ONLY one in ten sacked disabled workers in the region have found jobs after government help, The Northern Echo can reveal.

Only 18 of the 168 staff who were made redundant when Remploy factories in the North-East and North Yorkshire were axed are in employment.

The figures – released to this paper – reveal that only three of the 41 former workers at the Remploy factory in Spennymoor, County Durham, have been helped into employment.

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GMB branch secretary Ken Stubbs, who worked at the Spennymoor factory, said: “The figures do not surprise me at all. These are people who are independent and want to work. Many of them are doing training courses, but the pay is very little and they are not getting the jobs at the end of it. It is very hard to find work and so they have to claim benefits, because they have no other choice.

“It is very difficult and it really is affecting everyone.”

The statistics were revealed as the Department for Work and Pensions (DWP) announced a further ten likely closures yesterday, including the packaging factory in Sunderland, where 34 people work.

Ministers ignored Labour calls for the closure programme – of up to 36 bases across the country – to be put on hold, while the economic slump continues.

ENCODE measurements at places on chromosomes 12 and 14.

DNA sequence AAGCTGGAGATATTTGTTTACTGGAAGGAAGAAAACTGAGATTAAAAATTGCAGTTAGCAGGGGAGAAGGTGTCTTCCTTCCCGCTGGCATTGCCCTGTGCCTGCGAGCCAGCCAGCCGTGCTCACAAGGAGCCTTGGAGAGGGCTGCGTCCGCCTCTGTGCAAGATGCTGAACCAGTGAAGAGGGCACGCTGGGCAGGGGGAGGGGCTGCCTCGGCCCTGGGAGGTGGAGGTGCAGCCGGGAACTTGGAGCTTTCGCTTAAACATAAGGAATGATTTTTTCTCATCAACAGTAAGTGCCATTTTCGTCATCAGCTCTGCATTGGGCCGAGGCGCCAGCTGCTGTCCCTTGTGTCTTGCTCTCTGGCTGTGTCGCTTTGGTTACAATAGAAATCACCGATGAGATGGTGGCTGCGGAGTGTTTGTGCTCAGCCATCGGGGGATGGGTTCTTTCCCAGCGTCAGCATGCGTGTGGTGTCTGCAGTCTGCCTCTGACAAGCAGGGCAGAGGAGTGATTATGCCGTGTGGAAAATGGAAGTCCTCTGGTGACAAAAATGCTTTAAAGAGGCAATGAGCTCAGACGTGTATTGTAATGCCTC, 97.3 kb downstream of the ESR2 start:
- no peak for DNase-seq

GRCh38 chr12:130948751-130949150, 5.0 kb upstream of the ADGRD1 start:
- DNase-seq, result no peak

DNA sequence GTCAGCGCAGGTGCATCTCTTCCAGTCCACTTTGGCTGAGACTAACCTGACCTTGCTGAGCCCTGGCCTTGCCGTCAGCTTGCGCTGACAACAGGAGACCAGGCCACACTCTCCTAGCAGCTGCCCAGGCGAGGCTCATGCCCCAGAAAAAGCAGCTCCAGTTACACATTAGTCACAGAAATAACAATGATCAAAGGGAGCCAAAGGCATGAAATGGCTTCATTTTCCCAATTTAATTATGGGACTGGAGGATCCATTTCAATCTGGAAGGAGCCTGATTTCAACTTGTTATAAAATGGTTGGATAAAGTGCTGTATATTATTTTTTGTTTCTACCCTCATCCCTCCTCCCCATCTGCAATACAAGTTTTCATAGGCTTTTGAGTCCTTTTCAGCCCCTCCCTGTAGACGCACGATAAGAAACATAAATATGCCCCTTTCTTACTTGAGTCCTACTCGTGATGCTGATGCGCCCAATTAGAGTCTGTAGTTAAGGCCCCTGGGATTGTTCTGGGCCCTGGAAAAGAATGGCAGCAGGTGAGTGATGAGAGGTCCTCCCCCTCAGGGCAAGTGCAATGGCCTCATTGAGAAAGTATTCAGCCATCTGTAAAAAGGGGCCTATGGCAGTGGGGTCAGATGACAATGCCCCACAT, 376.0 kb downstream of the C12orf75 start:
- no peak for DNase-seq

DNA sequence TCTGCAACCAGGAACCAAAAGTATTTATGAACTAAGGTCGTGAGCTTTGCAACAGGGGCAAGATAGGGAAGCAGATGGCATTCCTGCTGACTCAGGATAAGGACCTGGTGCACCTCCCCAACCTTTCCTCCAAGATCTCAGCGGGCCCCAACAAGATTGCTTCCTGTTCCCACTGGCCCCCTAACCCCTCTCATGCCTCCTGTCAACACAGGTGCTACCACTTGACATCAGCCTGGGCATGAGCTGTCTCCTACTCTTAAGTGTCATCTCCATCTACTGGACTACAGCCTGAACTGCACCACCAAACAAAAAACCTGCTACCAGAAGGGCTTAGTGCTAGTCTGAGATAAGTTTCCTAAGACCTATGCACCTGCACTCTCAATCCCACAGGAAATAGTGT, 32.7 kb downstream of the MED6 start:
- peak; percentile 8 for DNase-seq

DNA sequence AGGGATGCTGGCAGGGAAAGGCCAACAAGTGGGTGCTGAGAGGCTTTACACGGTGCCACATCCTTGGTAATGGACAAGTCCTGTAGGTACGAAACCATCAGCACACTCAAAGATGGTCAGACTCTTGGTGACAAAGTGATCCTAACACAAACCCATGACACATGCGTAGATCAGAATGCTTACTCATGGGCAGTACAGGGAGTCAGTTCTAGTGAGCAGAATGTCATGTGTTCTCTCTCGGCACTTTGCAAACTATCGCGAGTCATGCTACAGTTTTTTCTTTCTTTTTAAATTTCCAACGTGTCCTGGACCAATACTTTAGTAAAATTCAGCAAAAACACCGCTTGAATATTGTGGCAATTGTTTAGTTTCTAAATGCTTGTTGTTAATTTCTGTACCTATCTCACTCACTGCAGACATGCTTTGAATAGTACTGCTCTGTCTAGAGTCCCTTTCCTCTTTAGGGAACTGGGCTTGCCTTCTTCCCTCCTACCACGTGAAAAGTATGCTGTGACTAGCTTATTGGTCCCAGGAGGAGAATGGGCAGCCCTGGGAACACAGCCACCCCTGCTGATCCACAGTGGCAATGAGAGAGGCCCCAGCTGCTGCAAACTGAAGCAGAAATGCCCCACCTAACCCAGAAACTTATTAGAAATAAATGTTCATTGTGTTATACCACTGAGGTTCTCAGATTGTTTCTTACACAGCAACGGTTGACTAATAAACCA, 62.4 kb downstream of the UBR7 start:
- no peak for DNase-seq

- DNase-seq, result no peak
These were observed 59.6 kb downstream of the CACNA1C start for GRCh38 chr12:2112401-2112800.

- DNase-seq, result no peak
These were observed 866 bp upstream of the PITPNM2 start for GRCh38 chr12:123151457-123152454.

Liam Byrne, Labour’s work and pensions spokesman, said: “We say, loud and clear, that this round of closures must stop until there is a plan that works to get disabled workers back into jobs.”

Instead, the DWP hit back, pointing out the closures began under Labour and insisting it had dramatically stepped up the help on offer.

The £8m support package had helped 129 Remploy staff find work across the UK – 15 per cent of the total, excluding those retiring – but that did not include those who had secured jobs independently.

A DWP spokesman said: “The previous government started the closure of Remploy factories in 2008. They closed 29 factories, but had no systematic way of tracking what happened to the workers.

“We have put in place an £8m package of employment support for affected workers, including one-to-one case workers, and we are tracking the destinations of the ex-employees who are choosing to work with us to find another job.”

The job figures are similar at the other sites closed this year – Gateshead (none out of 13), Newcastle (six out of 56) and Ashington, Northumberland (one out of 26). Labour closed the Stockton, Hartlepool and York factories.

The recent closures were recommended by a review, led by the chief executive of Disability Rights UK, which said expensive, segregated employment should be phased out.

The factories required an average taxpayer subsidy of £25,000 for each worker, compared with £2,900 to support a disabled person in a mainstream job.

However, experts calculated that a disabled person in the UK is twice as likely to be unemployed as someone without a handicap.

Official figures show that, in June, there were 554,000 unemployed disabled people – a 10.7 per cent rise on the previous year.